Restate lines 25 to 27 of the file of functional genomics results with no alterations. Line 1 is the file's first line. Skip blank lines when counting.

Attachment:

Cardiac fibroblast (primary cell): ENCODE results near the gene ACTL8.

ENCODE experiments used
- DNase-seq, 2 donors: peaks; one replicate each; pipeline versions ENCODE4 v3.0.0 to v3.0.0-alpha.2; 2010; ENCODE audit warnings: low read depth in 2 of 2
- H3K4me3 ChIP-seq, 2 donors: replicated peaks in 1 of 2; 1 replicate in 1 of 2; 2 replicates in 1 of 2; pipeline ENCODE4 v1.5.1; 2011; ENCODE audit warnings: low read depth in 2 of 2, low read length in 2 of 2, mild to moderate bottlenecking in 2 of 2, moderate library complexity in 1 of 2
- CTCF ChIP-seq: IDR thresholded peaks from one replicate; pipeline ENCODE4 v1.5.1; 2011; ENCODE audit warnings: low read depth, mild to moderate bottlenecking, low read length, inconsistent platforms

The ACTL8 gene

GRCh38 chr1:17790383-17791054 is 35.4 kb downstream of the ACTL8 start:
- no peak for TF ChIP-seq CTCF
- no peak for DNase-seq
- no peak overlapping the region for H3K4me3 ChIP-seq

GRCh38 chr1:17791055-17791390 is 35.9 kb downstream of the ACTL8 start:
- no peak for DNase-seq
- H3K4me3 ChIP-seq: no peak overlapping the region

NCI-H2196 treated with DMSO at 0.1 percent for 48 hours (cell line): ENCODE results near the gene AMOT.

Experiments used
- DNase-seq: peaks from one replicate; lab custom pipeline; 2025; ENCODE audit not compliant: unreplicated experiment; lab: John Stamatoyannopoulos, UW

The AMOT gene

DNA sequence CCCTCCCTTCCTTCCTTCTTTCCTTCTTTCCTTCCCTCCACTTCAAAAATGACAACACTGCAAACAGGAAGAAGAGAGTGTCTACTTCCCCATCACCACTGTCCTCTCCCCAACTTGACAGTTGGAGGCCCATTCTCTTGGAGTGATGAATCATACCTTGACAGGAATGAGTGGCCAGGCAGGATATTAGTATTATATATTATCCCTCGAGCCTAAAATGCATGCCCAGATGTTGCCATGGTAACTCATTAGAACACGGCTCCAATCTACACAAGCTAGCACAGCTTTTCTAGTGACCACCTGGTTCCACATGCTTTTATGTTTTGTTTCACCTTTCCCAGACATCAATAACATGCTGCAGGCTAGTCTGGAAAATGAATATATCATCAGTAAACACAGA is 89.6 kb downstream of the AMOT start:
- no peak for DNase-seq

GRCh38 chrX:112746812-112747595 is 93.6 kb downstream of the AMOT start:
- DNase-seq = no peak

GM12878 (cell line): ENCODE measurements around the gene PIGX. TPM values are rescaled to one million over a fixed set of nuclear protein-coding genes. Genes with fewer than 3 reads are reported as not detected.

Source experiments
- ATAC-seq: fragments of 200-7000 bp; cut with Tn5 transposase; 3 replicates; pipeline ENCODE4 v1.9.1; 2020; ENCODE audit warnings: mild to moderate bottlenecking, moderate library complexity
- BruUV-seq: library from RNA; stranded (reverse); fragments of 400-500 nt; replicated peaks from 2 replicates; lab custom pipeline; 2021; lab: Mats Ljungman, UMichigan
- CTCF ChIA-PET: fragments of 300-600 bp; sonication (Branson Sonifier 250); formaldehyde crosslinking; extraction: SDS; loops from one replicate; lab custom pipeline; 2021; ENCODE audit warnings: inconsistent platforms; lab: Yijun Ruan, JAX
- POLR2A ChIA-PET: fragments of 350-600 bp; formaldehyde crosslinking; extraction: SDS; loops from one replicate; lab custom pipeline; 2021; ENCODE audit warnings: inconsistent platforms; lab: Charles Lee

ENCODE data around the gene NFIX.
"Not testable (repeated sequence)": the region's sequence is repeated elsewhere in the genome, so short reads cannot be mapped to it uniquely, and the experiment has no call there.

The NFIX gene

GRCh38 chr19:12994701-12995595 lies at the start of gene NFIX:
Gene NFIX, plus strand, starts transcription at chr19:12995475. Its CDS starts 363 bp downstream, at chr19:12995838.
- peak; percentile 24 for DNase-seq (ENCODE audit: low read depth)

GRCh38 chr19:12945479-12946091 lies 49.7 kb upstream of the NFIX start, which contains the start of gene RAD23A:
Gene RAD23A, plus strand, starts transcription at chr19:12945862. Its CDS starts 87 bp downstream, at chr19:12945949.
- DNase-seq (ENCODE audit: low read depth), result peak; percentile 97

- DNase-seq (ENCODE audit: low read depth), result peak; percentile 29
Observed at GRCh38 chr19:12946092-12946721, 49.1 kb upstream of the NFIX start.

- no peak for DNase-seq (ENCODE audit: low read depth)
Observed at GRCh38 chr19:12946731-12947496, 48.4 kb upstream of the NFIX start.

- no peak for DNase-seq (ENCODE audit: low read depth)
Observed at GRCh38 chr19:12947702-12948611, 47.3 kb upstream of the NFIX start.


- BruUV-seq: library from RNA; stranded (reverse); fragments of 400-500 nt; replicated peaks from 2 replicates; lab custom pipeline; 2021; lab: Mats Ljungman, UMichigan
- CTCF ChIA-PET: fragments of 300-600 bp; sonication (Branson Sonifier 250); formaldehyde crosslinking; extraction: SDS; loops from one replicate; lab custom pipeline; 2021; ENCODE audit warnings: inconsistent platforms; lab: Yijun Ruan, JAX
- POLR2A ChIA-PET: fragments of 350-600 bp; formaldehyde crosslinking; extraction: SDS; loops from one replicate; lab custom pipeline; 2021; ENCODE audit warnings: inconsistent platforms; lab: Charles Lee